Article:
*10:00 p.m. (Starz)— Wag the Dog (1997)—A US president hires a PR team to distract attention from a sex scandal by fabricating a war with Albania. Barry Levinson's film has bite, and the screenplay by David Mamet is sinister and funny. Great ensemble acting by Robert De Niro, Dustin Hoffman, Denis Leary and Anne Heche. (MJ)

*10:30 p.m. (TCM)— The Narrow Margin (1952)—A policeman has to transport a gangster's widow to a trial to testify. They have to avoid various attempts to kill them. With Charles McGraw and Marie Windsor, both B-movie standouts. Directed by Richard Fleischer. (DW)

2:00 a.m. (TCM)— Berlin Express (1948)—Spy drama set in postwar Germany, as agents from a number of countries attempt to rescue politician kidnapped by Nazi underground. With Robert Ryan, Merle Oberon and Paul Likas. Directed by Jacques Tourneur. (DW)

4:00 a.m. (A&E)— The Spiral Staircase (1946)—See 7:00 a.m.

4:05 a.m. (HBO)— Tin Men (1987)—Barry Levinson's comedy-drama about the aluminum-siding business, set in Baltimore in 1963, with Richard Dreyfuss and Danny DeVito. (DW)

Sunday, September 12

*5:10 a.m. (TMC)— The Boys in Company C (1978)—See Saturday at 3:05 p.m.

*7:45 a.m. (Starz)— A Merry War (1998)—An advertising man in 1930s London abruptly leaves his job to become "a poet and a free man." He works in a bookshop and lives in squalor, but vows never to give in to the world of money. Richard E. Grant plays the disagreeable Gordon Comstock, and Helena Bonham Carter his patient girlfriend. This witty film version of George Orwell's novel Keep the Aspidistra Flying punctures the pretensions of the British middle class. Directed by Robert Bierman. (MJ)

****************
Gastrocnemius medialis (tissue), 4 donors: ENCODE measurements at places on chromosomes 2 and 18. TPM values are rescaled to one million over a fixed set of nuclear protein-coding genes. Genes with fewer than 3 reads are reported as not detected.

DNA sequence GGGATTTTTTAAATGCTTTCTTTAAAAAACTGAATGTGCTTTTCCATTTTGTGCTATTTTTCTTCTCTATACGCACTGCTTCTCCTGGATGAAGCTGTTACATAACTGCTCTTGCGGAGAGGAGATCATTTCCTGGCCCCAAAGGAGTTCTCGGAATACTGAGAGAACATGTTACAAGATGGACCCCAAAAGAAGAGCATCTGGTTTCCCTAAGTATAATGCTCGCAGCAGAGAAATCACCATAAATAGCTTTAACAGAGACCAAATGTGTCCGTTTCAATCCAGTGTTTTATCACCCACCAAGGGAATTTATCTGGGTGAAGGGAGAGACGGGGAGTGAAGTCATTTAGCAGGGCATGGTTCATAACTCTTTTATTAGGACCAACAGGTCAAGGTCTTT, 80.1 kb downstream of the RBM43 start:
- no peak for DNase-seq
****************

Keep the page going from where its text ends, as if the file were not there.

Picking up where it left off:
9:50 a.m. (Encore)— The Hustler (1961)—Basically a boxing film, but set among serious pool sharks. Robert Rossen's movie is beautifully shot and capably acted, but the dialogue is full of stagey, pseudo-profound, high-proletarian language. With Paul Newman, Piper Laurie, George C. Scott and Jackie Gleason. MJ)

10:00 a.m. (TCM)— High Sierra (1941)—Wonderful, hard-boiled Raoul Walsh film about an ex-convict (Humphrey Bogart) and the two women in his life, a lame girl, Joan Leslie, whose treatment he pays for, and the tough, no-nonsense Ida Lupino. Final chase sequence in the mountains captures something essential about America. Written by John Huston and W.R. Burnett. (DW)

10:15 a.m. (Showtime)— Young Frankenstein (1974)—One of Mel Brooks's funnier and more successful parodies, this time of the classic horror film by James Whale. Particularly effective because it uses many of the original sets. With Peter Boyle (as the monster) and Gene Wilder (as Dr. Frankenstein). (MJ)

11:00 a.m. (History)— Merrill's Marauders (1962)—It's questionable how much this has to do with real history, but it is an engrossing war film directed by Samuel Fuller; Jeff Chandler as commander of US soldiers fighting Japanese in Burmese jungle. (DW)

1:00 p.m. (AMC)— A Night to Remember (1958)—Well-made film about the sinking of the Titanic, directed by Roy Ward Baker. With Kenneth More, David McCallum, Jill Dixon, Laurence Naismith. Novelist Eric Ambler wrote the script based on the book by Walter Lord. (DW)

*3:45 p.m. (TCM)— The Treasure of the Sierra Madre (1948)—John Huston directed this bitter version of the B. Traven story about three prospectors searching for gold in Mexico. Humphrey Bogart, Tim Holt and Huston's father, Walter, make up the trio. (DW)